This year, in order to better get at the root of our local law enforcement failure to respond adequately to violence against women, we've added a number of new data sets to our public information requests and data compilations. (Scroll down for data tables.)
First, in addition to compiling the overall numbers of female and minority race officers in each police agency, we also requested the number of female officers in each department who hold the rank of sergeant and above. We asked this question because one of the principal reasons the overall percentage of female officers in Sonoma County has not increased in 10 years (still less than 10% female) is because female officers in our local law enforcement are being kept locked out of virtually all police management positions.
Women are neither promoted from inside nor hired into ranking positions from the outside. As you can see in Figure 1 (scroll down to see data tables.), police power in Sonoma County is wielded by a near exclusive all male band. The few females hired in as officers are held at the bottom where they can do little more than to follow male orders. As long as the women are excluded from even the sergeant level of police power, there is no way women officers can begin to eliminate the discriminatory police hiring policies nor change the malignant policing practices that come with a male controlled leadership.
Second, for the first time we've also gathered the number of Hispanic females in each department. Latinos now make up close to 25% of Sonoma County population. This means 12% of the Sonoma County population are Hispanic females. Yet, excluding Rohnert Park and Cloverdale who didn't answer this question, there are less than 1% Hispanic female officers on our local police forces. This last year, three Hispanic women in our county were murdered in domestic violence homicides. We at Women's Justice Center routinely hear how badly our police respond to Hispanic women, especially non-English speaking Hispanic women, when they do call police, and how many other Hispanic women are fearful of calling police in the first place.
Third, we've included a whole new table, Figure 2, on the sex and race composition of the cadets-in-training at our local police academy, the SRJC Public Safety Training Center. Most of the new officer hires in our local law enforcement, and a significant number of all northern California police hires, come from this academy.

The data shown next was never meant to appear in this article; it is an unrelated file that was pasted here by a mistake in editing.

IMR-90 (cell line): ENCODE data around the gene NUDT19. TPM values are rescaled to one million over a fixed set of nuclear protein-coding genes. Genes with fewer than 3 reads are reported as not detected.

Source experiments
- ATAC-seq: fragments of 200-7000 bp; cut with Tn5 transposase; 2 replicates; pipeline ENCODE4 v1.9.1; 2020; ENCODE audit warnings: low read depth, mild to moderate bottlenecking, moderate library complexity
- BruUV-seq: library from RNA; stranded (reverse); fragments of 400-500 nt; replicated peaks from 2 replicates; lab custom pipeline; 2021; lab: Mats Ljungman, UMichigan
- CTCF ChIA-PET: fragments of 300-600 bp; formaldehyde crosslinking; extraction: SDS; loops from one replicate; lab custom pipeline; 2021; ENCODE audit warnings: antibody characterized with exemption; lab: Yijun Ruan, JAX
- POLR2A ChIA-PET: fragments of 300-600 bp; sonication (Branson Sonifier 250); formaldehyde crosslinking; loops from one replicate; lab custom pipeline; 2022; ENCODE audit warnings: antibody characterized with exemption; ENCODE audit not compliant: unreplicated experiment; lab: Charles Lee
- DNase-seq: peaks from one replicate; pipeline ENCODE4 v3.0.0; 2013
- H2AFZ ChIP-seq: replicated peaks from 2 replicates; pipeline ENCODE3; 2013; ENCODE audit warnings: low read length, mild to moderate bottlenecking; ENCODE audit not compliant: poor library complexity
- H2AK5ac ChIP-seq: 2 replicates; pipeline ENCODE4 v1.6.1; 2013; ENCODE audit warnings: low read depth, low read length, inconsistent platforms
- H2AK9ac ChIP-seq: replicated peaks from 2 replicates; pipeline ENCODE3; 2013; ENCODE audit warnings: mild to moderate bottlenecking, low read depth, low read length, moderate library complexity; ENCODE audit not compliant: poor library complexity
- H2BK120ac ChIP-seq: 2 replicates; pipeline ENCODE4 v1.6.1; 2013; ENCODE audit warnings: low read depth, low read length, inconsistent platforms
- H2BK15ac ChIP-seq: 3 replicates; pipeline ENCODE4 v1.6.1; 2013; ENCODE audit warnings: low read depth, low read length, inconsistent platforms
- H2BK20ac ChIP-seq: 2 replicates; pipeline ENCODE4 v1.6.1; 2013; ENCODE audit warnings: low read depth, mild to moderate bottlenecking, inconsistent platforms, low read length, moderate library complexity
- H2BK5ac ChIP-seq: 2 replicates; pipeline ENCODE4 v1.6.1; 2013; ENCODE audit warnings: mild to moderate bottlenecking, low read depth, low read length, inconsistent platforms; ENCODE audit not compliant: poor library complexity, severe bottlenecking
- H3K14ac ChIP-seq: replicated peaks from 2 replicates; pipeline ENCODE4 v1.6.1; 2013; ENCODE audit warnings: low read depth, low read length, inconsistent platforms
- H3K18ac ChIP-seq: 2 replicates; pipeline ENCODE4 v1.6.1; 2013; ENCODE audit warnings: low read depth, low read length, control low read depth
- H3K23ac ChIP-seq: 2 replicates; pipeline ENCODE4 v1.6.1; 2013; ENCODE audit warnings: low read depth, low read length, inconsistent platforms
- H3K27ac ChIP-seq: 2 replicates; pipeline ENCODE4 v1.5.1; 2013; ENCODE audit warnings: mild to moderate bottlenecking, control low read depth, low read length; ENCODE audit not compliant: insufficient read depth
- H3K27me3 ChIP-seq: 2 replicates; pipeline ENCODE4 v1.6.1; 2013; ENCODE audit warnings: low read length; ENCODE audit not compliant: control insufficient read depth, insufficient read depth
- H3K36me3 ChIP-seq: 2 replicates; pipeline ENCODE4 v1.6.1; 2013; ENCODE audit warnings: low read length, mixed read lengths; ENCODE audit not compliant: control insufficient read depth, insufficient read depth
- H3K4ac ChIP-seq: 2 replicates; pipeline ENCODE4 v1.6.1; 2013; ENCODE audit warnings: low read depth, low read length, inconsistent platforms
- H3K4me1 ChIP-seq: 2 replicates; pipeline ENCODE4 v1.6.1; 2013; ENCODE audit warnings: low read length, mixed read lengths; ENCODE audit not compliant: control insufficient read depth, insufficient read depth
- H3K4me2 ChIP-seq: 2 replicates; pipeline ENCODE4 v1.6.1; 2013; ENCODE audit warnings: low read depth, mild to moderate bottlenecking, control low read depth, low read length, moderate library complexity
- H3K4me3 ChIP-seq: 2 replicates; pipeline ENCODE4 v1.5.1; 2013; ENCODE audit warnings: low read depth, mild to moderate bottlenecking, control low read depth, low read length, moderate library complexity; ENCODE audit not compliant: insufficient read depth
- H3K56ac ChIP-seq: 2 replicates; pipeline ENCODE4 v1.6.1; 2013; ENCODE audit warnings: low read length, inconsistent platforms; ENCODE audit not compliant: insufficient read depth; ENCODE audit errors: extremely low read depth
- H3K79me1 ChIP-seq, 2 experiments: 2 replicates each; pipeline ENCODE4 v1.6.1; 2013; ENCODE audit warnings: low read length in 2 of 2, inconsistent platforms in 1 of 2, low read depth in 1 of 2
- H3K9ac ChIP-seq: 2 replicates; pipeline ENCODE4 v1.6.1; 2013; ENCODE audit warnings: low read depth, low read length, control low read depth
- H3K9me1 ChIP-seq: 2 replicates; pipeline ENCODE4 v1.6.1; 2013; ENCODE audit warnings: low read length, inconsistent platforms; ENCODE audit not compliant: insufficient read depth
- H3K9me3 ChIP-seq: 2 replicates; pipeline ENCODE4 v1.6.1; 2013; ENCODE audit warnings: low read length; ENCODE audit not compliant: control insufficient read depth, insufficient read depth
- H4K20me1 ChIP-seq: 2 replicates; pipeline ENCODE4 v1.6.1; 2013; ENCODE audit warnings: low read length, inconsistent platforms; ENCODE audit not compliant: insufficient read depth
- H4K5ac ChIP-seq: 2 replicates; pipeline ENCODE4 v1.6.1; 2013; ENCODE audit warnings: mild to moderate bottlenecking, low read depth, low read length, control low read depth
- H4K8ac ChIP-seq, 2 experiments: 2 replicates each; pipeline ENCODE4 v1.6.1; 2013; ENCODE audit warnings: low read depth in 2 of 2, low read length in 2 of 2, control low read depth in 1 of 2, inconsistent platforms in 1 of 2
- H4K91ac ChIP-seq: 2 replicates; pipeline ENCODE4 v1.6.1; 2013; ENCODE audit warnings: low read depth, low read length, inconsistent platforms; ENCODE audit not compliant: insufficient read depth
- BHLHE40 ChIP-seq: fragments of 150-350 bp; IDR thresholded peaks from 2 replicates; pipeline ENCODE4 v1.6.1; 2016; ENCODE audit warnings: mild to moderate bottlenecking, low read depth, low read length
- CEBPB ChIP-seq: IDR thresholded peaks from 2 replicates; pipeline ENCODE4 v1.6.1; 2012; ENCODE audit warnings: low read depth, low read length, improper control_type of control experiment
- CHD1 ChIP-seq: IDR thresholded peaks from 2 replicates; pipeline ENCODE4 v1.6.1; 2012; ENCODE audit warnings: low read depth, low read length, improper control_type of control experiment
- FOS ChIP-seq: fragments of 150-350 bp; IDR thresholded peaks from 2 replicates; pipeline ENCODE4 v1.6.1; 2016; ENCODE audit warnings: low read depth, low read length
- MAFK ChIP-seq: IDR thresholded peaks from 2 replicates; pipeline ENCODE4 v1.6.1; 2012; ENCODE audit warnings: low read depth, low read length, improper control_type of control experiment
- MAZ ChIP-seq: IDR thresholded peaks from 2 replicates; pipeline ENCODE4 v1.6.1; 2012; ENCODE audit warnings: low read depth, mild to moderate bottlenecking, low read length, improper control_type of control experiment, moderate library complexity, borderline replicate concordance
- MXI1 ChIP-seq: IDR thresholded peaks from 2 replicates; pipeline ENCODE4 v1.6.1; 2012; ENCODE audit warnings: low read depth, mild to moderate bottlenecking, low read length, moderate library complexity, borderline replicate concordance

As you can see by scrolling down to Figure 2, our local police academy is big part of the problem. Less than 5% of the combined November 2008 classes are female. And there are no Hispanic females in either class. In the year 2008, after all the police sex discrimination law suits, public pay outs, and sex discrimination scandals, this police academy fortification of the male domination of our police powers is no oversight. This academy is deliberately robbing women of good careers, and deliberately robbing the public of democratic and improved policing. The public should be outraged!
Fourth, in a separate document, we're compiling statistics on police and District Attorney input and outcomes on rape, domestic violence, child abuse and prostitution, and on victim assistance funds to victims. As you'll see when these tables are available, the official rhetoric about how seriously these officials treat violence against women is very different from the reality. The reality is our law enforcement's continued general disregard and dismissal of these violent crimes against women.
The continued failure of our police forces to integrate women into the force also has serious and costly consequences that go beyond their institutionalized contempt for women victims. Just this year, our Sheriff's Department paid out $1.75 million for their wrongful killing of a boy in Sebastopol, Santa Rosa Police Chief Flint was forced to resign for his participation in the gender and sex discrimination rife in that department, and the spree of officer involved shootings and killings and jail deaths goes on unabated.
It doesn't cost a dime to bring more women in all ranks of our police forces! In fact, decades of research have long ago proven that, fully integrating women onto police forces saves communities huge monies in lawsuit pay outs, that female officers better de-escalate violent situations, and that female officers respond better to violence against women. As things are now, allowing this all male rule of police powers to continue in our community is costing us a fortune in money and in community well being.